Thursday, March 3, 2022

How do rocket work?

Rocket obtains thrust from a rocket engine. Rocket engine exhaust is formed entirely from propellant carried within the rocket.

Rocket engines work by action and reaction and push rockets forward simply by expelling their exhaust in the opposite direction at high speed, and can therefore work in the vacuum of space.

In fact, rockets work more efficiently in the vacuum of space than in an atmosphere. Multistage rockets are capable of attaining escape velocity from Earth and therefore can achieve unlimited maximum altitude.

A rocket design can be as simple as a cardboard tube filled with black powder, but to make an efficient, accurate rocket or missile involves overcoming a number of difficult problems. The main difficulties include cooling the combustion chamber, pumping the fuel (in the case of a liquid fuel), and controlling and correcting the direction of motion.

Compared with airbreathing engines, rockets are lightweight and powerful and capable of generating large accelerations. To control their flight, rockets rely on momentum, airfoils, auxiliary reaction engines, gimballed thrust, momentum wheels, deflection of the exhaust stream, propellant flow, spin, or gravity.

Larger rockets are normally launched from a launch pad that provides stable support until a few seconds after ignition.

Due to their high exhaust velocity—2,500 to 4,500 m/s (9,000 to 16,200 km/h; 5,600 to 10,100 mph)—rockets are particularly useful when very high speeds are required, such as orbital speed at approximately 7,800 m/s (28,000 km/h; 17,000 mph).

Spacecraft delivered into orbital trajectories become artificial satellites, which are used for many commercial purposes.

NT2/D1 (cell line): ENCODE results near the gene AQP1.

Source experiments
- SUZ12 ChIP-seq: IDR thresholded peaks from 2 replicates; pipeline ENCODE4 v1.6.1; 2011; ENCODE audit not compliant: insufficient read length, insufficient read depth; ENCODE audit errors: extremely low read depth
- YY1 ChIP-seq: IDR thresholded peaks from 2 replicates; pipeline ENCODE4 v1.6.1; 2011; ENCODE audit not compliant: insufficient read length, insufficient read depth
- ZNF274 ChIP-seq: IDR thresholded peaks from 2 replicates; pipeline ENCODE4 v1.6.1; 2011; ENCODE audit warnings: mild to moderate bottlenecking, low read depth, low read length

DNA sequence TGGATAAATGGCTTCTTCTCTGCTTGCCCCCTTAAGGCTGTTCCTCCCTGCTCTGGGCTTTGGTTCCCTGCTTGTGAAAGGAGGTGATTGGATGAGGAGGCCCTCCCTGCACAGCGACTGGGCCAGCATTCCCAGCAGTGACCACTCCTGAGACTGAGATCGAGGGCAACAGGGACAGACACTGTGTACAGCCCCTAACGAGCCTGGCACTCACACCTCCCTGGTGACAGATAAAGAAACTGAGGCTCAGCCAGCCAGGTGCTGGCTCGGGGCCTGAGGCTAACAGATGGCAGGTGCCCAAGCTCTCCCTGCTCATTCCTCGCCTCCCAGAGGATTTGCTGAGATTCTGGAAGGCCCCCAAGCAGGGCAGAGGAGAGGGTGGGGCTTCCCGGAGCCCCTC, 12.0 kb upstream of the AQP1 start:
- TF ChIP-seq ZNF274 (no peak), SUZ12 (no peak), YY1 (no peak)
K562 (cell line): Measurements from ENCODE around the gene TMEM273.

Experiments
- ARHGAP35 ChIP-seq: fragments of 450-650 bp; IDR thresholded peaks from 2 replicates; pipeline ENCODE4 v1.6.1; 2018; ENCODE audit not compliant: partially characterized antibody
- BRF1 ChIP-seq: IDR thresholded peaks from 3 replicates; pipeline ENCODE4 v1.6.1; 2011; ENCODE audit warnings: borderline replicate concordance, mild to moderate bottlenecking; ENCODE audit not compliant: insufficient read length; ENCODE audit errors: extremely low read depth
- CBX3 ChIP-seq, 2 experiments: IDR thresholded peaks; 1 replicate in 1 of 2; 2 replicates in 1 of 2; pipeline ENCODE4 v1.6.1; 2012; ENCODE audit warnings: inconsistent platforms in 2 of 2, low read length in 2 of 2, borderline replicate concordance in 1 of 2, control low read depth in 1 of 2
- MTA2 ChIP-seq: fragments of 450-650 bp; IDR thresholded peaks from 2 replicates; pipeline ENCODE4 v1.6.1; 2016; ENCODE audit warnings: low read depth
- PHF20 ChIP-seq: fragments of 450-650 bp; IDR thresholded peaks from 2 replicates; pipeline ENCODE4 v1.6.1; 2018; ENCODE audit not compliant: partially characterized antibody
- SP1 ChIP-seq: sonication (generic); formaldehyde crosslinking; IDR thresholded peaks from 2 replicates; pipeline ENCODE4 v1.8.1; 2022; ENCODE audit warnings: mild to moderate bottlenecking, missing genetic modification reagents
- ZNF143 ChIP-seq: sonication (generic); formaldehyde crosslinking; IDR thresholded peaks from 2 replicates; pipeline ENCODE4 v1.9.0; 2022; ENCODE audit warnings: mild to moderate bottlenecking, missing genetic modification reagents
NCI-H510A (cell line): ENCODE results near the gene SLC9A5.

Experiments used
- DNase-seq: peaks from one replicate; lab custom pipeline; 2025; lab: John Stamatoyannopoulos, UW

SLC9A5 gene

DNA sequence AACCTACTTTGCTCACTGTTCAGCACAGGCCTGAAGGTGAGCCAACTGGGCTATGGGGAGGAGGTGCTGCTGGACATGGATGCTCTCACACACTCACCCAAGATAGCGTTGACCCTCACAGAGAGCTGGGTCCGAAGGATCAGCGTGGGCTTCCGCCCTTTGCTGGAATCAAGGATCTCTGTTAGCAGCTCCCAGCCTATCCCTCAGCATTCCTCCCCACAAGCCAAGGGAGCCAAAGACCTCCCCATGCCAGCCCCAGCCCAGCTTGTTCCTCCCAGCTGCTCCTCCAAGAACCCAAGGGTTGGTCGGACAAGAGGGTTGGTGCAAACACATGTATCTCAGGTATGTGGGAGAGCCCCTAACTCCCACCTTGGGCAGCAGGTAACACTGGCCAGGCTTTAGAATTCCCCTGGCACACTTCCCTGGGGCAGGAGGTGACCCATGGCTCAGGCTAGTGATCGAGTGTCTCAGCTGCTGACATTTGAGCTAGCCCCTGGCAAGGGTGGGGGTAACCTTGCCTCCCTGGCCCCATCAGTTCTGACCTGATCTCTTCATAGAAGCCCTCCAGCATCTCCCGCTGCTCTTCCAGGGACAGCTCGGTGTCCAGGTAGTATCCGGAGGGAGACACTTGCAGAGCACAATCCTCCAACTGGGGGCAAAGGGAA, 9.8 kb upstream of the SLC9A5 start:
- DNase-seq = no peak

©National Geographic

Chemical rockets are the most common type of high power rocket, typically creating a high speed exhaust by the combustion of fuel with an oxidizer.

The stored propellant can be a simple pressurized gas or a single liquid fuel that disassociates in the presence of a catalyst (monopropellant), two liquids that spontaneously react on contact (hypergolic propellants), two liquids that must be ignited to react and liquid oxygen, used in most liquid-propellant rockets, a solid combination of fuel with oxidizer (solid fuel), or solid fuel with liquid or gaseous oxidizer.

Chemical rockets store a large amount of energy in an easily released form, and can be very dangerous. However, careful design, testing, construction and use minimizes risks.

Rocket exhaust generates a significant amount of acoustic energy. As the supersonic exhaust collides with the ambient air, shock waves are formed.

The sound intensity from these shock waves depends on the size of the rocket as well as the exhaust velocity. The sound intensity of large, high performance rockets could potentially kill at close range.

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